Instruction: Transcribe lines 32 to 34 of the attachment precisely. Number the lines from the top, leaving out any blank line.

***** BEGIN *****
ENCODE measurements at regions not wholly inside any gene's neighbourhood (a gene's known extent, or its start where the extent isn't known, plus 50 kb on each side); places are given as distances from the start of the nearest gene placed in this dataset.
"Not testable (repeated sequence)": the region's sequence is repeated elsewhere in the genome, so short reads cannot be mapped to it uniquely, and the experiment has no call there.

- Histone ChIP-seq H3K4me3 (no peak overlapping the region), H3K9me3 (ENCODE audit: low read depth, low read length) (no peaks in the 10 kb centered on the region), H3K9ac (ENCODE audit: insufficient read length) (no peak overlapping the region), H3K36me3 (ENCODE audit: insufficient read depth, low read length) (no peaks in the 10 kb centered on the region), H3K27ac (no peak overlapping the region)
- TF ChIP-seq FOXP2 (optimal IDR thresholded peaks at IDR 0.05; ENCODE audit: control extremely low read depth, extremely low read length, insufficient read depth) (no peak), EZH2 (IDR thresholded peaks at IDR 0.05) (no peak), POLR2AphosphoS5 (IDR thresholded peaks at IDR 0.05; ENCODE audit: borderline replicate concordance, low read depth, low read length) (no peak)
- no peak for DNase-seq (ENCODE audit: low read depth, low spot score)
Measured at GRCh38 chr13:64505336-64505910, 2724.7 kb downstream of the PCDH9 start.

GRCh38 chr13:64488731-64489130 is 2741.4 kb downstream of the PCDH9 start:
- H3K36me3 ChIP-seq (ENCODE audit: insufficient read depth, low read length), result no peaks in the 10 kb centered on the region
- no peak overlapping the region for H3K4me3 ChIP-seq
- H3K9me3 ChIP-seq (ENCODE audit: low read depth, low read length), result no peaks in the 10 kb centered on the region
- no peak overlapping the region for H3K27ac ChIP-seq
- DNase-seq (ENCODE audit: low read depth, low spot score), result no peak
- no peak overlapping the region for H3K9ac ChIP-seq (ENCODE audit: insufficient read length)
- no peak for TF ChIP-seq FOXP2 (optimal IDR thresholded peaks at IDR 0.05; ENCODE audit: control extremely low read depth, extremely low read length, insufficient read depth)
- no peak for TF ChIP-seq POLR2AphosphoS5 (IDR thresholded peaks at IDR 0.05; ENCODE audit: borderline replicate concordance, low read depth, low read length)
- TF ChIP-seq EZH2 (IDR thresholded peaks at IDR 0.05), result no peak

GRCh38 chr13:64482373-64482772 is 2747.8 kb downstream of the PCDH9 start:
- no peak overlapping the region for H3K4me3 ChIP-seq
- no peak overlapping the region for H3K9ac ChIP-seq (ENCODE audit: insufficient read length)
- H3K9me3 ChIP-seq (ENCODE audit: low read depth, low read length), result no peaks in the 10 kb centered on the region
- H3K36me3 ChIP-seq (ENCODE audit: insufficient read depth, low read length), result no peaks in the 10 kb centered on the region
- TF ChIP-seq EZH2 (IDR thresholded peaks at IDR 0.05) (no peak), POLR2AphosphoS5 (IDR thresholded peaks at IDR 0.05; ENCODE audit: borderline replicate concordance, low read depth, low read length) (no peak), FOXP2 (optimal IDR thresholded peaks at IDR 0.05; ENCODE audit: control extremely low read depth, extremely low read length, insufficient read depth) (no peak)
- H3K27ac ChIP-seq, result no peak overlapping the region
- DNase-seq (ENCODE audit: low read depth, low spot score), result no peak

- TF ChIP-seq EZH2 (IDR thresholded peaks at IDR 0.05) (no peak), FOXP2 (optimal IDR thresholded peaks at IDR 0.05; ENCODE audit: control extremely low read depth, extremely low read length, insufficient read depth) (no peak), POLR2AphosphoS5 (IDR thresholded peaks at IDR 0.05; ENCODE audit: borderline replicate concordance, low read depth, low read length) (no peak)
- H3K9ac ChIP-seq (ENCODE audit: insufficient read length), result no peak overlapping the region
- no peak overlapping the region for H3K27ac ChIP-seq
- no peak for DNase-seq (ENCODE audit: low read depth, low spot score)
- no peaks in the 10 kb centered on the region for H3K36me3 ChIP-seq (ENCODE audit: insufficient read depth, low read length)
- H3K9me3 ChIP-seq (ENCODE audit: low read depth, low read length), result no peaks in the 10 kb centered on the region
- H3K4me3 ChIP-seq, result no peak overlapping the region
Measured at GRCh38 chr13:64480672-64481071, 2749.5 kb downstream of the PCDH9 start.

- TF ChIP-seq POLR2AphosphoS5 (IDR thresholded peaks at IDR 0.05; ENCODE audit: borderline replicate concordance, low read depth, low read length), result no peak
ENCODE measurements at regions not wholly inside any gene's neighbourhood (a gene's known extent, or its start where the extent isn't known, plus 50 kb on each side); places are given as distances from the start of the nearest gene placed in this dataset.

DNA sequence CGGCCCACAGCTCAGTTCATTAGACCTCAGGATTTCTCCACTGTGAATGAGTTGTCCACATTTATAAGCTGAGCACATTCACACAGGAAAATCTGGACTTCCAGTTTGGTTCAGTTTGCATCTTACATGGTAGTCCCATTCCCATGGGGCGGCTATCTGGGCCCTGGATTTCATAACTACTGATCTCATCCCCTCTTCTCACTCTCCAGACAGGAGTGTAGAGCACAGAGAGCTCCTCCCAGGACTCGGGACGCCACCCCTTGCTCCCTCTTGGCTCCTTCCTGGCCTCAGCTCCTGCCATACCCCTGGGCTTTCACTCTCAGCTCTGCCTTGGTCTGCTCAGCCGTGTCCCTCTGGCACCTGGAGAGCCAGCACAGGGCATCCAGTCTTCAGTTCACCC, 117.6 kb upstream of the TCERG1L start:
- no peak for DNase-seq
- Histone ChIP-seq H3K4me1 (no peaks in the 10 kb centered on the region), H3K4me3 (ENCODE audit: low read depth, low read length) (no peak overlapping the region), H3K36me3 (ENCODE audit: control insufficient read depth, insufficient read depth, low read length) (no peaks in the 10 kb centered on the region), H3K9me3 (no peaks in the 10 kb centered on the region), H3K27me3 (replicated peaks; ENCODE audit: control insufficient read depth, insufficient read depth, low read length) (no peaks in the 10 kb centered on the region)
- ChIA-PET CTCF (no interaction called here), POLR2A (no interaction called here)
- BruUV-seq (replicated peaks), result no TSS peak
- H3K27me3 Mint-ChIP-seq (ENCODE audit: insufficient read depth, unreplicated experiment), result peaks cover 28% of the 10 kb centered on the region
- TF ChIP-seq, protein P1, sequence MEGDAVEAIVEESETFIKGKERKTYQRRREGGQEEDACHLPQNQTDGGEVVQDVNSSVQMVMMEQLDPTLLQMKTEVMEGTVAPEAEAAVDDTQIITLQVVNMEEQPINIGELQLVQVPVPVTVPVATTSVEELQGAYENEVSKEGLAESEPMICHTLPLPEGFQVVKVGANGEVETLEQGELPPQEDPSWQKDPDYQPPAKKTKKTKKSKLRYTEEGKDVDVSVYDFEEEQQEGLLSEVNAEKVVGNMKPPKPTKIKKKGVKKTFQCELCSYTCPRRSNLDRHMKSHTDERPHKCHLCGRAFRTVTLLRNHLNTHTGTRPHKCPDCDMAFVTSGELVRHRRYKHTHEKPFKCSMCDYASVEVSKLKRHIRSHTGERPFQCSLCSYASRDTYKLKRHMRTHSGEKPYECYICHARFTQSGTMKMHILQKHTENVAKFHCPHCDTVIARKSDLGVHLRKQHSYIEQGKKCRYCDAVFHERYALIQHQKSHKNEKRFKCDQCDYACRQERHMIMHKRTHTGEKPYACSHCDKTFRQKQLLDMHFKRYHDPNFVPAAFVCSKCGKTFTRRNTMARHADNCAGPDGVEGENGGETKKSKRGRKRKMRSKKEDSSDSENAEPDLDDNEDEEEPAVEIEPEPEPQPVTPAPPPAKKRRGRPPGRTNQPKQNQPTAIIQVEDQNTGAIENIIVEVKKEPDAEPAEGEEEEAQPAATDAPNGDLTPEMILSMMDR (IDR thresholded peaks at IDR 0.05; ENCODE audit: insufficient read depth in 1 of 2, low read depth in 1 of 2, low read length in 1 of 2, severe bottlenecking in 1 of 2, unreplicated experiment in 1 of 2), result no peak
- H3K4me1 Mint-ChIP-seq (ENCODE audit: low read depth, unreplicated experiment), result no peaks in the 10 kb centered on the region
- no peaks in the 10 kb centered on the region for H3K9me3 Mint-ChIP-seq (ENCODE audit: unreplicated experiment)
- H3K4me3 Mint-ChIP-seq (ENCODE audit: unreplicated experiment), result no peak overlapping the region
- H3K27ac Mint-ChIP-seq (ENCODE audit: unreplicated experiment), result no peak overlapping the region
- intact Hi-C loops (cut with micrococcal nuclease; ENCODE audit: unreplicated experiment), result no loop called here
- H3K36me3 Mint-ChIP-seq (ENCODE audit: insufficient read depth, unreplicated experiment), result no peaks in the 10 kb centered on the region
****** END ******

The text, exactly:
Measured at GRCh38 chr13:64480672-64481071, 2749.5 kb downstream of the PCDH9 start.

- TF ChIP-seq POLR2AphosphoS5 (IDR thresholded peaks at IDR 0.05; ENCODE audit: borderline replicate concordance, low read depth, low read length), result no peak
ENCODE measurements at regions not wholly inside any gene's neighbourhood (a gene's known extent, or its start where the extent isn't known, plus 50 kb on each side); places are given as distances from the start of the nearest gene placed in this dataset.